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Taiwan rejects Beijing's claim of sovereignty over U.S.-used waterway between island, China

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Taiwan rejects Beijing's claim of sovereignty over U.S.-used waterway between island, China
The U.S. 7th Fleet's Arleigh Burke-class guided missile destroyer USS Curtis Wilbur is seen during a routine transit through the Taiwan Strait. Photo courtesy U.S. Navy

June 14 (UPI) -- Taiwan on Tuesday called China's claim of sovereign rights over the Taiwan Strait a "fallacy" and said it supported U.S. naval ships conducting freedom of navigation exercises in the waterway.

In a statement, Taiwan's Foreign Ministry reiterated that "the Taiwan Strait is international waters" and said that areas outside of Taipei's jurisdiction "are subject to the principle of 'freedom of the high seas' of international law."

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The U.S. Navy regularly sends warships through the strait and is occasionally joined by allies including Canada, Britain and France.

"We understand and support the benefits of the U.S. mission of freedom of navigation in promoting peace and stability in the region," the Taiwanese statement said.

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The ministry added that Beijing's rejection of international law makes its hostile intentions toward the democratic, self-governing clear.

"China's ambition to annex Taiwan is obvious," the statement said.

Taiwan's remarks came in response to Beijing's recent public assertions about the waterway.

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Chinese Foreign Ministry spokesman Wang Wenbin said Monday that China has "sovereignty, sovereign rights and jurisdiction" over the Taiwan Strait and blamed the United States for "undermin[ing] cross-Strait peace and stability."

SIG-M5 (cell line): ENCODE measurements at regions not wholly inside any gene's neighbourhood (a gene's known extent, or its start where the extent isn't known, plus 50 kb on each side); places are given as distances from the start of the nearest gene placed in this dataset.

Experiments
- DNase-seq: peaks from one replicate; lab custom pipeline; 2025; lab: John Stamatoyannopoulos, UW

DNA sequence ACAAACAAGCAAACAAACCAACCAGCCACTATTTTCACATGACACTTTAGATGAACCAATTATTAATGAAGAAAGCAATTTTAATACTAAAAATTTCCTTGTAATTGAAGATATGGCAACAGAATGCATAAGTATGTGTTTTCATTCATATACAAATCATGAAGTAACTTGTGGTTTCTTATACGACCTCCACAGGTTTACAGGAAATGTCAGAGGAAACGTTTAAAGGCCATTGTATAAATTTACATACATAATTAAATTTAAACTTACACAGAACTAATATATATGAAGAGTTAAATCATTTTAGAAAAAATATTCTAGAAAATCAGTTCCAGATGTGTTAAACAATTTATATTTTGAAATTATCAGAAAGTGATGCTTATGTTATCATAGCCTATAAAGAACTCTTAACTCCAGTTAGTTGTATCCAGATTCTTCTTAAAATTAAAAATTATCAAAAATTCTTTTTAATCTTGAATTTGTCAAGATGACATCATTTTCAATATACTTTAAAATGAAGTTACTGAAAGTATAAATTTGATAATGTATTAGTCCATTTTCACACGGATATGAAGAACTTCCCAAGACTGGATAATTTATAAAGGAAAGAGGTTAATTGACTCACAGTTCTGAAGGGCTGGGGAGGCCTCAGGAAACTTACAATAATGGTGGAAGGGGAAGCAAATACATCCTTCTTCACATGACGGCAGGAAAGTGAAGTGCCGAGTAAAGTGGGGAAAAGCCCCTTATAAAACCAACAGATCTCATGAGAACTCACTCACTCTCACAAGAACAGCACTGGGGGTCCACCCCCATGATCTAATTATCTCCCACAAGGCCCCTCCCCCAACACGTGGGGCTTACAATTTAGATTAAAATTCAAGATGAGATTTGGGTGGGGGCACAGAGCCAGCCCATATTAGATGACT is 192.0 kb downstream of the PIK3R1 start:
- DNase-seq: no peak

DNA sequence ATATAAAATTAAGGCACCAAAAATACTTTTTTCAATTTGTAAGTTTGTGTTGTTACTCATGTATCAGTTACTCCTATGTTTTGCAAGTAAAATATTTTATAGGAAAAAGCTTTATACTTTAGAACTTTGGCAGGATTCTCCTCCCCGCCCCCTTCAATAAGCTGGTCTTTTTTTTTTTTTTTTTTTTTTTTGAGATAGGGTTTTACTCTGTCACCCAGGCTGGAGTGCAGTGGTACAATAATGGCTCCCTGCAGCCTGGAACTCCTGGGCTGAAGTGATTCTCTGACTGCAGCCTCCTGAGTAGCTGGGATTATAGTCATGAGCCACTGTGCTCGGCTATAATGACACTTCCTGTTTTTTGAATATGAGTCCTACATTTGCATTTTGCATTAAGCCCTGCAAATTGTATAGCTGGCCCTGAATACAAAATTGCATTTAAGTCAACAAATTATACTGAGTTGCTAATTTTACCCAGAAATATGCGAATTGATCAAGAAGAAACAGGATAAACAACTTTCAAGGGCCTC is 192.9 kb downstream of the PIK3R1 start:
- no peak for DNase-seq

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China views Taiwan as a wayward province and has vowed to take it by force if necessary.

The democratic island of 23 million has become perhaps the main point of contention in the relationship between Beijing and Washington, as concern about China's intentions grows in the wake of Russia's invasion of Ukraine, which is in its fourth month.

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Beijing has ratcheted up military provocations over the past several months, with frequent incursions into Taiwan's Air Defense Identification Zone and combat training exercises near the island -- a practice Taipei calls "gray zone" warfare, meant to strain its defense capabilities and wear down its morale.

At a regional defense forum in Singapore over the weekend, U.S. Defense Secretary Lloyd Austin met with Chinese counterpart Gen. Wei Fenghe and expressed concerns about the Chinese military's "unsafe, aggressive, unprofessional behavior," according to a Pentagon readout.

Austin also suggested that Beijing "may be attempting to change the status quo through its operational behavior."

For his part, Wei doubled down on China's commitment to taking control of Taiwan by any means necessary.

"If anyone dares to secede Taiwan from China, we will not hesitate to fight," Wei told the forum in an address on Sunday. "We will fight at all costs and we will fight to the very end. This is the only choice for China."

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